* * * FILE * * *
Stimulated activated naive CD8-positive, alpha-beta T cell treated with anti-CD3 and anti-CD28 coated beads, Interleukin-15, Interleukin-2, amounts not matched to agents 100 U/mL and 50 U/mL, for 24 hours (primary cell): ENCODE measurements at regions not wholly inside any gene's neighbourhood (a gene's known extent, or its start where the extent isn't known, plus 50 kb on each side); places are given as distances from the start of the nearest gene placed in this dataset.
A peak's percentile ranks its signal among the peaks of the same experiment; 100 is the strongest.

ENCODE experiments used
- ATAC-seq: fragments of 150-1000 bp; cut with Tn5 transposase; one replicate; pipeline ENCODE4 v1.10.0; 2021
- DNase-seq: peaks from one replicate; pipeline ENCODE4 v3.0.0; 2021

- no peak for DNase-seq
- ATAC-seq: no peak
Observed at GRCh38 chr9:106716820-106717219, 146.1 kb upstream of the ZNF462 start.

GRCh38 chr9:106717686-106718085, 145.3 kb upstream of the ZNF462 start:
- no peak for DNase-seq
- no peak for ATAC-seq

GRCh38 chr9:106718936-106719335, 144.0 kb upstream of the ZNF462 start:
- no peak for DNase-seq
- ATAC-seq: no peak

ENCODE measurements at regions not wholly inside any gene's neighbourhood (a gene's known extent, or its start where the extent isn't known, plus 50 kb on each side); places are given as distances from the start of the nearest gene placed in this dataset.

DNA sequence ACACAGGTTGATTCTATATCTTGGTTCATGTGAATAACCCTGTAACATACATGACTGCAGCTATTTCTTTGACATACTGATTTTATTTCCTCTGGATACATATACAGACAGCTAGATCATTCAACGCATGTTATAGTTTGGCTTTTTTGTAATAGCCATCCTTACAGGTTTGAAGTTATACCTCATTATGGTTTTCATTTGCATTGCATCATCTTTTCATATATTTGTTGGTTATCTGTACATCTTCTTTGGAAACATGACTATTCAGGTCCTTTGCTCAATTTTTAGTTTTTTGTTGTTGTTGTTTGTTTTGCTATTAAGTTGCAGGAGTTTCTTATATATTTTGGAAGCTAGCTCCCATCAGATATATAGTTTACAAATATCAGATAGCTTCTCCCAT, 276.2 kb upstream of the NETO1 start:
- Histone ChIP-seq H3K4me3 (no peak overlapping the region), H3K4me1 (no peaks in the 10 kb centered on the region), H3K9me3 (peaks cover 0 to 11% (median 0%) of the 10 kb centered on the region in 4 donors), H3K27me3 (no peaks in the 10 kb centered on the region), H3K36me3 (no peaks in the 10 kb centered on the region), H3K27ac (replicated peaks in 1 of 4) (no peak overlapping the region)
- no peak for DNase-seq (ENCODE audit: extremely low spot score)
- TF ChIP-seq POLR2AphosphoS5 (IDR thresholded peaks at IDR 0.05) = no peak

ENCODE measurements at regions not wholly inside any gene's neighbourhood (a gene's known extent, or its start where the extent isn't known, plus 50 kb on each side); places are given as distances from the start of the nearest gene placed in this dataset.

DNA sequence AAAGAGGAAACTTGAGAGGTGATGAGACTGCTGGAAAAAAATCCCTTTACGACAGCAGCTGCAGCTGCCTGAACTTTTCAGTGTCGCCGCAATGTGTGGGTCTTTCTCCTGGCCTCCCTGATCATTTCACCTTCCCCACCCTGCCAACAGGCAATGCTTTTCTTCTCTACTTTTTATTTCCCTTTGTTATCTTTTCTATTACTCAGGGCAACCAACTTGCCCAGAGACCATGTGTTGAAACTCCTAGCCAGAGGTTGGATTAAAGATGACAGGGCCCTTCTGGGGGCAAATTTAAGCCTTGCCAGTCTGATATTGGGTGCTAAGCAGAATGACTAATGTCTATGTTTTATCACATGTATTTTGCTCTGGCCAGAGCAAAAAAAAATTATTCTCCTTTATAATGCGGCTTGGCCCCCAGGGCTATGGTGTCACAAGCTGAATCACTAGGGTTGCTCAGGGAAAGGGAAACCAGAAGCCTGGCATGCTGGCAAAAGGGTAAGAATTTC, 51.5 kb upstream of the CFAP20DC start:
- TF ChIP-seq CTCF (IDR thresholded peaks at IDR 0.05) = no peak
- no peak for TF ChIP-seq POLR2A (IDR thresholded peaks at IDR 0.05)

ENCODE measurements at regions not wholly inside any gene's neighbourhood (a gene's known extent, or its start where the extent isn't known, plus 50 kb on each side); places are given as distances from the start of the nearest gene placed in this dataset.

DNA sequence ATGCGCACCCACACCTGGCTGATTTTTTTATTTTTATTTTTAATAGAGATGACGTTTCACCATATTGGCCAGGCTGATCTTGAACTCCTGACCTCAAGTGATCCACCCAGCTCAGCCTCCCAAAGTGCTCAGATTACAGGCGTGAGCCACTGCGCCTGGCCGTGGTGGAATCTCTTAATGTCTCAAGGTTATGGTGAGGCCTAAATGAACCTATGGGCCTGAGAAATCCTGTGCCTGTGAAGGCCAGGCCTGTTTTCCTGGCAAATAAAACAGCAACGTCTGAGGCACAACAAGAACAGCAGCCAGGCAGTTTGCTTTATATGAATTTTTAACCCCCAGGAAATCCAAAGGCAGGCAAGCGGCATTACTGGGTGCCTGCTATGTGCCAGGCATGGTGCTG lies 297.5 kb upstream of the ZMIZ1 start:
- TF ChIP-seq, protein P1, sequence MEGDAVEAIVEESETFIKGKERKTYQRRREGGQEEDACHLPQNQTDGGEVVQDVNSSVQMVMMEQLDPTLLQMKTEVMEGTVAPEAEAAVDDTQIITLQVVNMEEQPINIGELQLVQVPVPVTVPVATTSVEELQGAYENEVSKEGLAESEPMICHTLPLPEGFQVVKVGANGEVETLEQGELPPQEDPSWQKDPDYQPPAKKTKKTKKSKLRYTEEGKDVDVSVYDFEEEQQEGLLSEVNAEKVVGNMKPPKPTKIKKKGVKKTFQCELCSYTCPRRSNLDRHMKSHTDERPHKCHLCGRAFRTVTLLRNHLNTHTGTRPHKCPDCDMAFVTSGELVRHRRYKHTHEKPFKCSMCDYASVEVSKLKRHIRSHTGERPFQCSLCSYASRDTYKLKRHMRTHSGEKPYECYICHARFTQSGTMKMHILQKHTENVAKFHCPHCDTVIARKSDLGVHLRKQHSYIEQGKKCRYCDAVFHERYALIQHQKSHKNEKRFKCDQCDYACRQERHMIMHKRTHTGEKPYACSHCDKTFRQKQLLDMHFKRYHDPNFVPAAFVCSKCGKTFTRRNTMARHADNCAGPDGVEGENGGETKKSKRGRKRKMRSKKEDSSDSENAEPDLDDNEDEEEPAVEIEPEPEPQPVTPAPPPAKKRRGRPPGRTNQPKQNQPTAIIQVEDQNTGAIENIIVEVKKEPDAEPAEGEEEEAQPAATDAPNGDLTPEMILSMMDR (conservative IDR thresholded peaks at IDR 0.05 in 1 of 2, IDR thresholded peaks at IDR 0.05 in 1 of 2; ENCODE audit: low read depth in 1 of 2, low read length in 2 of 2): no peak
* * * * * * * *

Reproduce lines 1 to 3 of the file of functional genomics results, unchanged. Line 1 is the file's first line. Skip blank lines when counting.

Stimulated activated naive CD8-positive, alpha-beta T cell treated with anti-CD3 and anti-CD28 coated beads, Interleukin-15, Interleukin-2, amounts not matched to agents 100 U/mL and 50 U/mL, for 24 hours (primary cell): ENCODE measurements at regions not wholly inside any gene's neighbourhood (a gene's known extent, or its start where the extent isn't known, plus 50 kb on each side); places are given as distances from the start of the nearest gene placed in this dataset.
A peak's percentile ranks its signal among the peaks of the same experiment; 100 is the strongest.

ENCODE experiments used